Lessons from Uttarakhand crisis
Uttarakhand Chief Minister Harish Rawat has been in and out of the Chief Minister’s chair in the last two months since the crisis broke out when nine Congress MLAs turned rebels. Supporting the rebels the BJP wanted to form the government. Both sides had claims and counter claims of majority in the tiny Himalayan state. It was resolved at last on Tuesday when Rawat proved his majority under Supreme Court monitored floor test.
The crisis in Uttarakhand was a result of the dismissal of the Rawat government using Article 356 which has a significant impact on the stakeholders and players. For the Congress, Rawat’s proving the majority on the floor of the house is a big boost when it is still struggling to find its feet. For the Chief Minister, it is indeed a moral victory. Rawat, the former Seva Dal chief, has dug his heel in Uttarakhand politics for about five decades and is one of the grassroots politicians. He found his position shaky. The crisis has shown that he had miscalculated and underestimated his opponents.
Although Rawat is back, he faces many challenges. The first is to keep the party united; the second to face the elections next year, the third to keep his coalition partners Progressive Democratic Front including the elusive BSP satisfied, and fourth concentrate on the administration. He has to face the CD sting against him. Rawat had a long wait to become the Chief Minister. In 2002, N.D. Tiwari overtook him while in 2012 it was Vijay Bahuguna, but, however, luck smiled at him when he became the Chief Minister in 2013.
The Congress has won for the time being but it should learn a lesson or two as to how to treat its state units. Good sense prevailed on the leadership that it stood by Rawat in his hour of crisis. It was clear that all was not well in the Uttarakhand Congress or else this crisis would not have erupted. Even the former Chief Minister Vijay Bahuguna who led the revolt had been waiting for an audience with the Congress vice president Rahul Gandhi for two years. The other leaders too had complained about the lack of access. Arunachal Pradesh was the same story.
For the BJP, it is a setback and a warning not to be in haste. It is a message that the Article 356 should be handled with utmost caution. There were expectations that there would be a full stop after the Bommai judgment, which held only floor test should be the final test of any government to survive or otherwise. The Congress claims that the Centre was in a hurry to destabilise opposition ruled states. Uttarakhand elections are just a few months away and combining with the nine rebel Congress MLAs was only fishing in troubled waters. The BJP had perhaps miscalculated. A few more months and the Rawat would have faced anti-incumbency and rebellion within the party and collapsed. Moreover, the BJP has to set its house in order. The party has three former Chief Ministers — BC Khanduri, BS Koshyari, and Ramesh Pokhriyal — all of them want to lead the party in the next Assembly elections.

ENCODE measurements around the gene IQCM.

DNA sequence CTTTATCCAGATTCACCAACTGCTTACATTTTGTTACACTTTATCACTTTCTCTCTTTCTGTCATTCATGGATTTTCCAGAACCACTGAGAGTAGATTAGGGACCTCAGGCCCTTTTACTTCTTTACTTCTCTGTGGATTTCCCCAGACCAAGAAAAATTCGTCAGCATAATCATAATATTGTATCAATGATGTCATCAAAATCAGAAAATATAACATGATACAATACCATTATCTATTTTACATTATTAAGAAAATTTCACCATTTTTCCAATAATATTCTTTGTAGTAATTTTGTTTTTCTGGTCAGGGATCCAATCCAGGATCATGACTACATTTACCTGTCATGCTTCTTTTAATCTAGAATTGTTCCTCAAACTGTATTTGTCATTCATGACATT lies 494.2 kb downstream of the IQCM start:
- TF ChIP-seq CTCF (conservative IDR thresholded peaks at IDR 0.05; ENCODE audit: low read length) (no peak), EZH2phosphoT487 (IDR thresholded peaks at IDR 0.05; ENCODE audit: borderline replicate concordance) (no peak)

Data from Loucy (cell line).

For the judiciary, it is a step ahead to assert itself. What was a political crisis has turned into a legal and a constitutional anomaly, in the sense that the judiciary has had to step into the domain of the legislature. The Centre had precipitated the problem by dismissing the state government a day before it was to prove its majority in the Assembly. In the Centre’s view, the constitutional machinery had broken down after nine Congress MLAs had withdrawn support to the government. The judiciary has upheld the disqualification of the nine MLAs upholding the law against horse-trading. It shows ultimately that the legislators were afraid of being disqualified and voted in accordance with the law and the party whip.
For the first time, a Supreme Court-monitored floor test had been held in an unprecedented manner. There are some who wonder whether such hand holding was necessary and whether it goes beyond what was envisaged by the framers of the Constitution who made watertight compartments for the judiciary, executive, and legislature. A decade ago when the Supreme Court issued a notice to the then Lok Sabha Speaker Somnath Chatterjee after some MPs were expelled on charges of bribery, he sent it back without replying to it on the ground that the courts had no jurisdiction in the matter.
The BJP is demanding that the role of the Speaker in the State should also be addressed. The landmark Bommai judgment has established that the judiciary can examine President’s Rule and the majority can be established only on the floor of the house. All these are bigger questions arising out of the Uttarakhand crisis. It is time to set up another Constitutional review Commission to look at these ticklish questions.
However, the Uttarakhand episode brings out one point—legislators are ready for purchase. Otherwise why these sting operations? Why did both sides shepherd their flock to different parts of the country? The JMM case did not end horse-trading as has been proved subsequently. This moral
problem can be solved only by the will of the political parties and the legislators.
(The views expressed are strictly personal.)